Joyce's Portrait is a Kunstlerroman (a novel depicting the maturation of the artist), comparable in some basic ways to Hesse's Demian, released a few years later. We see Stephen Dedalus rise from the mysterious ether of childhood into worldliness, soon caught up in a crisis of Soul, and one of a particularly Catholic nature. His transformation into "the artist", really, is a late point in the work, though its brewing all the while before, a more subtle and altogether more implicitly tense period of development than of Hesse's Demian Sinclair. Joyce though, with good humor, does not leave all at this. He is not only tracing the profound development of the artist, but holding up a mirror of mockery to this development, accentuating maudlin emotion, pedantry, and conceit. Both aims work well most of the time, The latter when the text oozes absurdities. Latin as the preferred tongue of schoolyard talk, the college dean's ignorance of metaphor, the long and detailed hellfire sermon. Stephen's reactions to all of these. The whole last section, at the university, illustrates well his conceit and pedantry, though it is in part sincere and true, maybe to a fault insofar as it is not wholly effective. All that is sincere in this work about the artist is best conveyed, as it usually is, in moments of profound revelation. Joyce, a real craftsmen of language, executes these moments beautifully. The language makes the story, literally. Joyce's use of voice and language evolves along with the character. The concise sentences of the child and his internal, often confused, thought processes. The rambling explication and wisecracking of the adult artist, at the other end. Stephen Dedalus, transcends the bounds of country, religion, and language in his quest. Joyce, just as well, excavates what lays within those bounds of identity through all three components, especially the last.This book is a ripe peach. Bloated in the best ways and often sweetly rewarding, though it does have its hard and sour moments. No doubt I am stuck on Hesse's dark and pungent berries of Jungian transcendence. If I had come to this work first, I might have put it on a pedestal above all others, or given up on it, or worst of all, thought myself a prick. We are all Stephen Dedalus, us mad artificers.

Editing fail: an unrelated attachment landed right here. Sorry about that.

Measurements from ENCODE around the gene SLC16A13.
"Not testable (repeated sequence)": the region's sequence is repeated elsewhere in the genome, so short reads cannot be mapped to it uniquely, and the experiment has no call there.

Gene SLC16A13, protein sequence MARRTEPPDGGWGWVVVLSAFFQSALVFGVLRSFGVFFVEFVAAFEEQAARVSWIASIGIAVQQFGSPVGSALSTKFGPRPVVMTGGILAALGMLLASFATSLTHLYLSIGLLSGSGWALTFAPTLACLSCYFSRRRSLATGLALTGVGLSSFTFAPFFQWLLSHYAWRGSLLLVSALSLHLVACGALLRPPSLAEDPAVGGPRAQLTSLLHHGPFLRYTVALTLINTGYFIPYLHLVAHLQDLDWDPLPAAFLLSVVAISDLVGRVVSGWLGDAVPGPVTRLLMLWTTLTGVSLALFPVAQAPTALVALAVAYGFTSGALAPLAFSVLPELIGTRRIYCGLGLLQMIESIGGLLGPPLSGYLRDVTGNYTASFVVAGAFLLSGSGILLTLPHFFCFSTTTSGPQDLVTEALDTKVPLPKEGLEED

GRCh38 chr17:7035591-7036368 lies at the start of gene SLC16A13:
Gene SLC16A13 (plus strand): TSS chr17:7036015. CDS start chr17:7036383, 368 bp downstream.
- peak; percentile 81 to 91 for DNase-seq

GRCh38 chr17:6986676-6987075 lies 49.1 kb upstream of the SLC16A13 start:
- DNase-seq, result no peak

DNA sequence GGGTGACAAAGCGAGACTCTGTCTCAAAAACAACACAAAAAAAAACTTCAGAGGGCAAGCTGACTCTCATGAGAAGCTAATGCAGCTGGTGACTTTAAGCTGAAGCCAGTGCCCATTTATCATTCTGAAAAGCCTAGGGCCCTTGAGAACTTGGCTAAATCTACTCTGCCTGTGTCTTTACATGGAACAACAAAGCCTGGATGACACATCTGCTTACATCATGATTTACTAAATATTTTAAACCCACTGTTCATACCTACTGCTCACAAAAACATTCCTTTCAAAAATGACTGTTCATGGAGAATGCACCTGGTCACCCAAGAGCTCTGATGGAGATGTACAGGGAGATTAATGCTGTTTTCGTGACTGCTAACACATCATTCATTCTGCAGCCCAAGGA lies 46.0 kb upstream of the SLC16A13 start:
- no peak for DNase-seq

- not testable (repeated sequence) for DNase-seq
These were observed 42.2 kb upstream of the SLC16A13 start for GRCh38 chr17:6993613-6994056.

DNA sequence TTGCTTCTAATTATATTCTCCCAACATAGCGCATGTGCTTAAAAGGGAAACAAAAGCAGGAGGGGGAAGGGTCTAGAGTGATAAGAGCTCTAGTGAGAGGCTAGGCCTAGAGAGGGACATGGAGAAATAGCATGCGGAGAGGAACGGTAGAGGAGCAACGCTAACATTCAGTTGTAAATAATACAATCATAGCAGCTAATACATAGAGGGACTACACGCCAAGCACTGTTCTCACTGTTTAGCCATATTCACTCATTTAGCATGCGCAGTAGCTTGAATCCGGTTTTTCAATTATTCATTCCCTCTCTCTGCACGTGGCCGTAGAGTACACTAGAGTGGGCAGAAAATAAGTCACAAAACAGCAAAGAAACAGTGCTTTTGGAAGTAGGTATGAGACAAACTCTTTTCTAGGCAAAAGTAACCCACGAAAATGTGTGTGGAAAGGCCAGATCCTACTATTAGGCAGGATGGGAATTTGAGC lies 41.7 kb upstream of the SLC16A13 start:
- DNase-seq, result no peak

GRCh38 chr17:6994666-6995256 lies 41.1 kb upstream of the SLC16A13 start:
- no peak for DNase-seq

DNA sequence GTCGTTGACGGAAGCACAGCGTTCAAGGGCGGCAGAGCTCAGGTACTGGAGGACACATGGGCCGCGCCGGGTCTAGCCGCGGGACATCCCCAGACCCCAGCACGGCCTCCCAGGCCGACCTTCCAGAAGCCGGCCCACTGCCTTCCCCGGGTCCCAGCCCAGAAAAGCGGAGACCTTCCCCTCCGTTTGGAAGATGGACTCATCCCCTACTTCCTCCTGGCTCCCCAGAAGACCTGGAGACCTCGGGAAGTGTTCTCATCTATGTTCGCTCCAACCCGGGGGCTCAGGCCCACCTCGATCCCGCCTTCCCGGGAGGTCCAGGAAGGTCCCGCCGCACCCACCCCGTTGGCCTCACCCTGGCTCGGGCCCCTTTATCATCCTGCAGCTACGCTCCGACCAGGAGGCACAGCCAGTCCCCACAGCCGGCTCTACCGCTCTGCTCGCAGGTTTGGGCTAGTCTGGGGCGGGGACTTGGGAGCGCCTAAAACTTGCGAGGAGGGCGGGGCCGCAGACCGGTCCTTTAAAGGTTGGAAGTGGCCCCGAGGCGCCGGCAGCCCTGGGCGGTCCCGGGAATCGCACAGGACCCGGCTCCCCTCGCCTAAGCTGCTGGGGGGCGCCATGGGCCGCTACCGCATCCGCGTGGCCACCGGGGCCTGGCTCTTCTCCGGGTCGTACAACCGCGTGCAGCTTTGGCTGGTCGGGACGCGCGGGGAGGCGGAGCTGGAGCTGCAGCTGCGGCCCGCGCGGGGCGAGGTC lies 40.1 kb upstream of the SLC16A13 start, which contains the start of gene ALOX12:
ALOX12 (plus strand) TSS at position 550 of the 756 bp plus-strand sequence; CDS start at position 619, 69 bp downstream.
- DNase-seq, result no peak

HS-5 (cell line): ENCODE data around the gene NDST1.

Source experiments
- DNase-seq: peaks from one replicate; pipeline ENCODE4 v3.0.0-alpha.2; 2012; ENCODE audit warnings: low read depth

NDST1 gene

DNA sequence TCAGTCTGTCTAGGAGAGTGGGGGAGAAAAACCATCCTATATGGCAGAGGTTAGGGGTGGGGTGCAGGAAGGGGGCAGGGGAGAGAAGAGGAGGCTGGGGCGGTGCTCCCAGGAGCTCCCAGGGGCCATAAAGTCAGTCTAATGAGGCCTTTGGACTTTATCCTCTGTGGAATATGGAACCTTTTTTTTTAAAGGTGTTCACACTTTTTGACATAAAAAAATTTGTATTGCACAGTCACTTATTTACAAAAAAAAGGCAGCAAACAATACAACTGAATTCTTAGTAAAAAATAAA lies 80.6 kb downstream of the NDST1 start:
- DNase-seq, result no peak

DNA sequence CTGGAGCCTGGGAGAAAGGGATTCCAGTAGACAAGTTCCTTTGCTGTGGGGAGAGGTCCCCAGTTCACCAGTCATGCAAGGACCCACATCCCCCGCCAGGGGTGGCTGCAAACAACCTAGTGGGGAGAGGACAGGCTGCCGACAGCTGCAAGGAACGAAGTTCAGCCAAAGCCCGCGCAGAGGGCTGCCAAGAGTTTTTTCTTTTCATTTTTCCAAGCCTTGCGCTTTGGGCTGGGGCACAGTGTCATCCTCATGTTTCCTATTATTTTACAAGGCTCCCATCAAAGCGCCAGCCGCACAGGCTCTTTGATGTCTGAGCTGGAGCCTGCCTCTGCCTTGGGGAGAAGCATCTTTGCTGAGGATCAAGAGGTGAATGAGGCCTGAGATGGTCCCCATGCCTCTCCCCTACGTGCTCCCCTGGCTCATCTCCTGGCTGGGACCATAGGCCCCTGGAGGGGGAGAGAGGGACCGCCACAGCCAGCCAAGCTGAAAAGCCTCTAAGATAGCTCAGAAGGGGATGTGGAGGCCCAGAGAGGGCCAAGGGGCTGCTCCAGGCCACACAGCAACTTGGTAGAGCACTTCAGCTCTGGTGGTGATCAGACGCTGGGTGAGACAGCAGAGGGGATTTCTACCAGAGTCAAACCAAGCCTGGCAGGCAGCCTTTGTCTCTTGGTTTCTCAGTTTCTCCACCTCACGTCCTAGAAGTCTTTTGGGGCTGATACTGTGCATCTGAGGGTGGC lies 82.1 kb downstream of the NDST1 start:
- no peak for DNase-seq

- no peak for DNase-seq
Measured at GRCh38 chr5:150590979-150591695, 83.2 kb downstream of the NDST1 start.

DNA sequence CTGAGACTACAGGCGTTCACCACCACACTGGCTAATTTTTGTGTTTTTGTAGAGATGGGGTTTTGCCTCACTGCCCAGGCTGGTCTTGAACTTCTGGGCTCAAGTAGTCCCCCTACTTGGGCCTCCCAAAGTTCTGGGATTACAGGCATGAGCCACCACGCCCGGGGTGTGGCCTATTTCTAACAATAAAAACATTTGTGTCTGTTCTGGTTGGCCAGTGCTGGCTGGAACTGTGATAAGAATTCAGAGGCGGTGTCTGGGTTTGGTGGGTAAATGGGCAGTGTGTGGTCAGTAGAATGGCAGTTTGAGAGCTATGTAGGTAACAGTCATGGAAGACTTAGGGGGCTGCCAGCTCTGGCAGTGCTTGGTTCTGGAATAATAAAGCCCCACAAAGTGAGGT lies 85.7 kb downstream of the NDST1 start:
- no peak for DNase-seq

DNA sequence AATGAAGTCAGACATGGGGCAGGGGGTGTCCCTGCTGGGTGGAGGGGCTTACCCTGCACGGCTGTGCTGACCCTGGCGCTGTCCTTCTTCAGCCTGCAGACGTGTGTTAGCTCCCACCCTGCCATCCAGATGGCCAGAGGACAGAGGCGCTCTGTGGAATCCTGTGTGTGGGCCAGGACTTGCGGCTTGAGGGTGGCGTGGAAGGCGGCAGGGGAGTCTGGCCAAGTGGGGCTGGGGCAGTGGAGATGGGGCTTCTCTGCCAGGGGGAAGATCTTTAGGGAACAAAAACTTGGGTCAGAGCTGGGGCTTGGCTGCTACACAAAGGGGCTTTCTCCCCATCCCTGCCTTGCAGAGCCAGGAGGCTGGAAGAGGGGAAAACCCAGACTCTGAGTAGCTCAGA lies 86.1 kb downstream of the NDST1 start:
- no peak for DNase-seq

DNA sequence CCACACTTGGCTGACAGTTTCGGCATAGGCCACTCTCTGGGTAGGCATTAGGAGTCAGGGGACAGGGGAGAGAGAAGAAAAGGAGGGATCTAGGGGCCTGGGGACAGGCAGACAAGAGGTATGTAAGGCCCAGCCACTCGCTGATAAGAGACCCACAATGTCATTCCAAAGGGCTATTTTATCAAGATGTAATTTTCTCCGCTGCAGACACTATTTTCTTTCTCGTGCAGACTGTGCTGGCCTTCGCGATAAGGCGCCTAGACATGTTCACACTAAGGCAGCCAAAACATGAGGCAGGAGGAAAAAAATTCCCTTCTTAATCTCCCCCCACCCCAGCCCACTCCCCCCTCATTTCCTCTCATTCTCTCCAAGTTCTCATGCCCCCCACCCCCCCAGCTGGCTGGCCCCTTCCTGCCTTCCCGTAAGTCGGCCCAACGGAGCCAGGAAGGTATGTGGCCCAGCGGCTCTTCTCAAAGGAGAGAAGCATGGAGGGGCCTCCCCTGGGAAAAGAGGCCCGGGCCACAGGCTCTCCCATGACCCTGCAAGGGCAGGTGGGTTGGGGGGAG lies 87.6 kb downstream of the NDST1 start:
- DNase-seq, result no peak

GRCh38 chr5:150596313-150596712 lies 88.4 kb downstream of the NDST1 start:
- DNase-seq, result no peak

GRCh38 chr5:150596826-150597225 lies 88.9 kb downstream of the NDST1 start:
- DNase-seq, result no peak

Smiler69 on LibraryThing 26 days ago
I know it¿s a great classic, which is why I read it. But can I just say that I could barely understand what was going on through the whole book without sounding like a complete idiot? I had been planning on reading Ulysses but maybe not.
Porius on LibraryThing 26 days ago
et ignotas animum dimittit in artesOvid, metamorphoses, viii, 18
figre on LibraryThing 26 days ago
One of the great shames of my life is that I gave up on Ulysses after only 30 pages. I am the kind who finishes a book ¿ no matter what. But somehow I couldn¿t do it ¿ I just couldn¿t build up the gumption to read through Ulysses.With the promise to myself that, someday, I would dive in and attack Ulysses again, I decided I would take a shorter route to approaching Joyce. Accordingly, I picked up this book. When I started, I was afraid I was in for disappointment again. The ¿moocow¿ and ¿tuckoo¿ and songs that smack the reader at the start of this book are not conducive to ¿Maybe I¿ll just pick this up and read it on the plane.¿ (Of course, no one approaching Joyce should think that ¿ I just use it as an example.) But, in relatively short order, the sequence of events and story that was emerging began to make sense and the tale began to draw me in. This story is in parts interesting (primarily in the telling of tales) and in parts boring (primarily in giving us far too much theory and philosophy of why the people are who they are) and, as a whole, a decent look at Stephen Daedalus¿ growing up.With all that being said, what makes this so great a book and Joyce so great a writer? I cannot tell you. I found it an interesting book, well-written, but with nothing to make me think it is a classic. After completing the book I read the introduction (I learned the mistake of introductions and spoilers in other books) in order to gain new insights. I only made it so far. It was dense academese that, had I indeed read first, would have driven me away from ever trying to read this book. So, I will just have to go on without understanding why this book should be considered more than good, indeed great. However, it is good and, as with any good or great book, there will be images that stay with me. And now I am encouraged to return to Ulysses and try again. (I¿m just going to guess it will still be a couple of years.)
Pummzie on LibraryThing 29 days ago